NASA’s OSIRIS-REx asteroid sample return to Earth: Live updates


OSIRIS-REx 1 week from asteroid sample return

This NASA diagram shows how the OSIRIS-REx capsule will return to Earth on Sept. 24 over the course of 4 hours. (Image credit: NASA)

NASA is just one week away from the epic landing of its OSIRIS-REx asteroid sample-return capsule, which is packed with pieces of the asteroid Bennu. The landing, which is on track for Sept. 24, 2023, will mark the end of OSIRIS-REx’s primary 7-year mission that began with a launch in 2016 and sample-collection at Bennu in October 2020. 

Scientists are excited, but also on tenterhooks, as they prepare for OSIRIS-REx’s return to Earth. The spacecraft will slam into Earth’s atmosphere, protected by a heat shield, and reach speeds of up to 27,000 mph before deploying drogue and main parachutes to slow itself to a more manageable 10 mph. 

As NASA prepares for the OSIRIS-REx landing, check out our latest coverage below and stay tuned for daily updates leading up to the landing itself!

OSIRIS-REx asteroid probe heads toward Earth for Sept. 24 sample delivery
NASA’s OSIRIS-REx probe put itself on course toward Earth with a thruster firing on Sept. 10, two weeks before its highly anticipated asteroid-sample delivery.

NASA’s OSIRIS-REx mission almost bit the dust — then Queen guitarist Brian May stepped in
That the mission ultimately succeeded is in part due to Queen guitarist Brian May, who meticulously created 3D images of the rubble pile to help the mission leaders identify safe landing spots.

NASA conducts crucial drop test ahead of Sept. 24 arrival of OSIRIS-REx asteroid sample
The OSIRIS-REx team performed a crucial drop test on Wednesday (Aug. 30), practicing what they’ll do when the mission’s real asteroid sample comes home on Sept. 24.

OSIRIS-REx science chief reveals NASA’s 1st asteroid sampling mission nearly didn’t make it (exclusive interview)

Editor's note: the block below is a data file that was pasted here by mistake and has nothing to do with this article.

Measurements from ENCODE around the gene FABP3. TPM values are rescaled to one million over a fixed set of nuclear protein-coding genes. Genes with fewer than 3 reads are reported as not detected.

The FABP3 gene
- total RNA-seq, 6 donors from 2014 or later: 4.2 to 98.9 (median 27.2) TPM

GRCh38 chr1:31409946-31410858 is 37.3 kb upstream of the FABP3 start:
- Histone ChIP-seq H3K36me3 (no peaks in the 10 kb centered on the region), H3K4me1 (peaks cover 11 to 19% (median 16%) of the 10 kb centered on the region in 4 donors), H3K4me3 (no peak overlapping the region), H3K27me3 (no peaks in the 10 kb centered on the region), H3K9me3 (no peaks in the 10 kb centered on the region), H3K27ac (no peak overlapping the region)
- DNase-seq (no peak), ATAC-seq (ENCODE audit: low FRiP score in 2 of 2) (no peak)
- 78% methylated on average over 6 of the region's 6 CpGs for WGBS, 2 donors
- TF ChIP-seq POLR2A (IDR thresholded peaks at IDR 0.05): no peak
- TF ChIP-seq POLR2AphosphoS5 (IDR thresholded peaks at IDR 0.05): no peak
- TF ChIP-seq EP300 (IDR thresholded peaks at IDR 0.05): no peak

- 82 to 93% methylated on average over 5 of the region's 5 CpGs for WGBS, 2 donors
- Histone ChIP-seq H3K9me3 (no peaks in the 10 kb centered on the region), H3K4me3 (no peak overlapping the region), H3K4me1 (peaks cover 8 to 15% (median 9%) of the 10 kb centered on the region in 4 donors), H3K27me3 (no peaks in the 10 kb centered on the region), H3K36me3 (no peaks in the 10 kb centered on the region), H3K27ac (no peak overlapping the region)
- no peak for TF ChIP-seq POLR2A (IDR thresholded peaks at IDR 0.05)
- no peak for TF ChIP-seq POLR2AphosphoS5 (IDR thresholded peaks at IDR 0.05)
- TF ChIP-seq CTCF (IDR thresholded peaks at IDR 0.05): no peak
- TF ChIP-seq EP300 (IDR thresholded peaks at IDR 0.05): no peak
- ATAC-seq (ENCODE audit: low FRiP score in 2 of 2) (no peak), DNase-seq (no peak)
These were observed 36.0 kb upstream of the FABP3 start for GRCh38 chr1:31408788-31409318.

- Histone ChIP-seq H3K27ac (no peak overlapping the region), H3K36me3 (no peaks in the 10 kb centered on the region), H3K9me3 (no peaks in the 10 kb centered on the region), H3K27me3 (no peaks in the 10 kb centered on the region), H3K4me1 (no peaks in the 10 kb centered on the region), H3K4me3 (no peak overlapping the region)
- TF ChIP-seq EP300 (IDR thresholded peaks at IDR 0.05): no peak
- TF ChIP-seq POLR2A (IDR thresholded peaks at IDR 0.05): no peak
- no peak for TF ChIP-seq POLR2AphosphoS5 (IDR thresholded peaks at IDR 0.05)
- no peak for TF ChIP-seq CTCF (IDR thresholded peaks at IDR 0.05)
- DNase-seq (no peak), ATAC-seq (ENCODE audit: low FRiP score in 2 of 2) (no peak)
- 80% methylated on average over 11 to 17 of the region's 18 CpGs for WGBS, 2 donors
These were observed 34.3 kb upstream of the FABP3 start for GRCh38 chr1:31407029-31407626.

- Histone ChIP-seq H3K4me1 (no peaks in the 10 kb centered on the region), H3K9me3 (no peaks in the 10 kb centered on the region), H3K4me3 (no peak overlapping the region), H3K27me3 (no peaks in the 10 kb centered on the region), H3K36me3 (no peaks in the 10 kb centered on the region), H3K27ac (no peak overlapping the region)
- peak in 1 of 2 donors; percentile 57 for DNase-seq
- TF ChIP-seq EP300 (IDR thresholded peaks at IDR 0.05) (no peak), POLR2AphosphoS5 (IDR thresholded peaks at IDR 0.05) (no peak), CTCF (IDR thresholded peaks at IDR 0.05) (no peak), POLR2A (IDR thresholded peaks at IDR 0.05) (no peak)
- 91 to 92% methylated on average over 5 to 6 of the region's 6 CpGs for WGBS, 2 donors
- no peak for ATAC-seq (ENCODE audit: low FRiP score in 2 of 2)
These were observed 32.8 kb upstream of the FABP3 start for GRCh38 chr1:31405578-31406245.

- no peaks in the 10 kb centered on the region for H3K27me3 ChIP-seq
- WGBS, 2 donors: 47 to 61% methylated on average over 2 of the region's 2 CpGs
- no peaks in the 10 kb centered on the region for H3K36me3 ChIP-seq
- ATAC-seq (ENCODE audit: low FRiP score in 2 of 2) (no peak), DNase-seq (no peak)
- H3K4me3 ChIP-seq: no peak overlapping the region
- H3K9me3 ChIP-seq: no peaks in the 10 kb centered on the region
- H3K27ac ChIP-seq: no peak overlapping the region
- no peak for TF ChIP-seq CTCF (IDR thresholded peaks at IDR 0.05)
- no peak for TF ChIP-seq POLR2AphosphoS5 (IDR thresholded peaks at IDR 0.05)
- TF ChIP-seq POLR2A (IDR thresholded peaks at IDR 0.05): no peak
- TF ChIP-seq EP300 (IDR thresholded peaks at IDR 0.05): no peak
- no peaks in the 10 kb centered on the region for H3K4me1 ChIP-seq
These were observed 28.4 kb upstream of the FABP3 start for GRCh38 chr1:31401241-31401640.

Dante Lauretta, the chief scientist of NASA’s OSIRIS-REx mission, talks about the unexpected challenges of NASA’s first asteroid sampling attempt in an exclusive interview.

Here’s how asteroid Bennu caught NASA’s OSIRIS-REx by surprise

The touchdown of the OSIRIS-REx spacecraft on asteroid Bennu stirred up a massive wall of debris. (Image credit: NASA’s Goddard Space Flight Center/CI Lab/Jonathan North)

When NASA’s OSIRIS-REx probe arrived at asteroid Bennu in 2018, it didn’t look like mission planners had envisioned.

“I really thought we might be in trouble there,” the mission’s chief scientist Dante Lauretta told Because the asteroid’s surface looked so different from how the OSIRIS-REx team thought it would, the spacecraft had to be reprogrammed in order to land on Bennu’s loose, gravely surface.

But Bennu still had some more surprises in store for the spacecraft as it touched down to collect a sample. Read about how asteroid Bennu caught NASA’s OSIRIS-REx spacecraft by surprise and nearly killed it along the way in our feature here as we countdown to the OSIRIS-REx spacecraft dropping off this cargo at Earth on Sunday, Sept. 24.

Related: How asteroid Bennu caught NASA’s OSIRIS-REx spacecraft by surprise and nearly killed it along the way


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